The collected Docker metrics can be used to automate a large part of the capacity planning.

Resource-Aware Scheduling and Auto-scaling

This type of implementation will:

  • start new containers on machines where the load is lower
  • stop containers on machines where performance thresholds are being reached

This type of implementation will be constantly stopping, starting, and migrating containers inside the infrastructure. That will ensure that all containers have the resources they need and that all the machines are running at the most efficient capacity. Automation of this magnitude must be based on advanced machine learning algorithms and forecasts. The automated system also must have the capability to make its own decisions based on its analysis of the system performance metrics.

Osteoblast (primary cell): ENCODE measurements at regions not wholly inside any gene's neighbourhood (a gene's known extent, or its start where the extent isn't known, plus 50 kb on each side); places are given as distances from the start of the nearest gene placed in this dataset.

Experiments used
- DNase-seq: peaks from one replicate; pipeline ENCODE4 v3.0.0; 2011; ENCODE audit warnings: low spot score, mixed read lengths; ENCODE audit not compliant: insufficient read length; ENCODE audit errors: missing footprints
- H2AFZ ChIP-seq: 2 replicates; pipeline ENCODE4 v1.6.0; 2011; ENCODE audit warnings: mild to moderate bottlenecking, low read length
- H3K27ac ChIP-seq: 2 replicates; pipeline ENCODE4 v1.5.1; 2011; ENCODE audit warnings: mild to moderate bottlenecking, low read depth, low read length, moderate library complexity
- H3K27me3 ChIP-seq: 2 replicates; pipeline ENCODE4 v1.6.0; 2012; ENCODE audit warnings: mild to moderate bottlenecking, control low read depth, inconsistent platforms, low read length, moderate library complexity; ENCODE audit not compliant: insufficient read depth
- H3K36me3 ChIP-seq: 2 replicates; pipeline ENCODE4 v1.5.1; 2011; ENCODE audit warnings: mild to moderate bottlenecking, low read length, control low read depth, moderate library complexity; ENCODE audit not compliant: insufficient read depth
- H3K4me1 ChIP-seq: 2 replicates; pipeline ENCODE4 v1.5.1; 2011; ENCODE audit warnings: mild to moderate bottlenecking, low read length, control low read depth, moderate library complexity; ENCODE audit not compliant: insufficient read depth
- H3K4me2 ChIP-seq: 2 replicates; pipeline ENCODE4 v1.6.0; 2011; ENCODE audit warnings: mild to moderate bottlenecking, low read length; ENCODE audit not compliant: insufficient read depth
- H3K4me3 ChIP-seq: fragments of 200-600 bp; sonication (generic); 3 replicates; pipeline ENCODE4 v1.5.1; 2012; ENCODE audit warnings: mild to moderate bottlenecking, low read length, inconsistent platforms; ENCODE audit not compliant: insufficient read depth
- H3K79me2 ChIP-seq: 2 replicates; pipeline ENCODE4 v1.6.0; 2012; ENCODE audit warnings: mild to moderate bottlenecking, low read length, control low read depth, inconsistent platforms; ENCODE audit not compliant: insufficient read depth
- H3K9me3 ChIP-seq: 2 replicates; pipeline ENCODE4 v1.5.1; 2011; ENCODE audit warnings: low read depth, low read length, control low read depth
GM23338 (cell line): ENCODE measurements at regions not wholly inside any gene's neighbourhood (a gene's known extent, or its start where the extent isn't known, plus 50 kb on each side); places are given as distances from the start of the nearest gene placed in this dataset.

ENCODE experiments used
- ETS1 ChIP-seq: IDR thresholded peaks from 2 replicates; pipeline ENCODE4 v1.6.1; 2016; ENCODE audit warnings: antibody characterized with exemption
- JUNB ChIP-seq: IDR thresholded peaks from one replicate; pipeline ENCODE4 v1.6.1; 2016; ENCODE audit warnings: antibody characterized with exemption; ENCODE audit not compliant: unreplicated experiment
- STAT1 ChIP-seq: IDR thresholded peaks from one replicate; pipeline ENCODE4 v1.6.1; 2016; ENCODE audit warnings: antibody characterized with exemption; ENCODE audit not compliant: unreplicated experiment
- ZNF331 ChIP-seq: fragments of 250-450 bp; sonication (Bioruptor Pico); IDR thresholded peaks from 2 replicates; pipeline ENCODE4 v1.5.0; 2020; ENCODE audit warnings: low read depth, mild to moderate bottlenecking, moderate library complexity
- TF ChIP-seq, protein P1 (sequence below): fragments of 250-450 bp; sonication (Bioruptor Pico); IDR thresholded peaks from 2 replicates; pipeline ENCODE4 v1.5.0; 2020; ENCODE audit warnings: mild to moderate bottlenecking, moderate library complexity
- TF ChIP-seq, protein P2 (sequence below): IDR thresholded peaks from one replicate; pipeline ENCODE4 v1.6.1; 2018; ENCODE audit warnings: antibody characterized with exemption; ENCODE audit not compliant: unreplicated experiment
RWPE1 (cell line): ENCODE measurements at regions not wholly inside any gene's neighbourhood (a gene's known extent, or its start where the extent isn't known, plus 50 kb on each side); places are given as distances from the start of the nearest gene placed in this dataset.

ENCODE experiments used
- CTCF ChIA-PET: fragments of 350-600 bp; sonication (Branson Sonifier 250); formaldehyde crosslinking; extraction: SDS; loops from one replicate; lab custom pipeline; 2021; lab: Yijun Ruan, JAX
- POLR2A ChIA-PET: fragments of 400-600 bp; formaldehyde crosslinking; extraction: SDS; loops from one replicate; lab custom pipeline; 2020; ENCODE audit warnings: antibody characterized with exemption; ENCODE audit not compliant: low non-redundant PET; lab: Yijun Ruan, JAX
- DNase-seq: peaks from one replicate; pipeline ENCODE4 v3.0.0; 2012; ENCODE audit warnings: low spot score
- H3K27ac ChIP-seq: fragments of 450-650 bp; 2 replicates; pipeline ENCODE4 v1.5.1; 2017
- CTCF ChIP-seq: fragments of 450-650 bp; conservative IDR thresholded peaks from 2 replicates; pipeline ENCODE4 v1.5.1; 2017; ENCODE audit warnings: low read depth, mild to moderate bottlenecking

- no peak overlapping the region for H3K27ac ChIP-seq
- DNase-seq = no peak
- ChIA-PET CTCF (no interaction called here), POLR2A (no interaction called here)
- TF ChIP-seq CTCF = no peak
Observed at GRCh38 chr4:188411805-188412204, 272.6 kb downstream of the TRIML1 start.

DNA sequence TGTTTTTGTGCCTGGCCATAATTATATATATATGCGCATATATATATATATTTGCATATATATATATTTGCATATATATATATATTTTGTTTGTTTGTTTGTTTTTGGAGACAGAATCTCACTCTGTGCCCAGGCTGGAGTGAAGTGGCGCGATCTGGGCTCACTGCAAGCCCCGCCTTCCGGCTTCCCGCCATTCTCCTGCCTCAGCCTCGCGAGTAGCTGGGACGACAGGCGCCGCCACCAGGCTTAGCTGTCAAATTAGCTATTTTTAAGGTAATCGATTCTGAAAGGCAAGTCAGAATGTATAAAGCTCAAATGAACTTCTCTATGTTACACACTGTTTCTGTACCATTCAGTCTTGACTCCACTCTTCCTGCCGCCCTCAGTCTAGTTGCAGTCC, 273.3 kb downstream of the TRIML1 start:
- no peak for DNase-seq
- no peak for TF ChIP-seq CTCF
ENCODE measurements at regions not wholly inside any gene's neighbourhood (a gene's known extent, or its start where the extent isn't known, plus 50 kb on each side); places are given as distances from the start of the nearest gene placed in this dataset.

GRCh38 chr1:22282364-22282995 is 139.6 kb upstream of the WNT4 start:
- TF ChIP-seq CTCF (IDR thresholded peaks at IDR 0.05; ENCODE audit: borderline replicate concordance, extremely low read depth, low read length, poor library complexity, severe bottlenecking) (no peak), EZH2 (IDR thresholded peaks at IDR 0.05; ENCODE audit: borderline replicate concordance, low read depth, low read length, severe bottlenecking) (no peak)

In complex infrastructures, a single resource-starved micro-service can lead to a chain reaction across the whole application. Automating capacity planning is key for managing large numbers of Linux containers.

Automated Monitoring and Alerting

Of course machines and systems fail if thresholds are breached or forecasts/trends are negative. In that case, container owners should be immediately alerted of performance issues.

In order for these alerts to be raised and delivered proactively (using system performance forecasting and trending methods), an automated thresholding and alerting system must be in place. The Axibase Time Series Database Rule Engine combined with built-in Forecasting tools are capable of resolving this issue autonomously.

The Rule Engine applies statistical functions to incoming data streams before the data is stored on disk. In the Rule Engine, you can create alerting rules with time-/count-based sliding windows, aggregation, and forecasting functions. Raised alerts can be delivered to enterprise consoles, email, and ticketing systems. System commands can be executed automatically based on alert-action settings.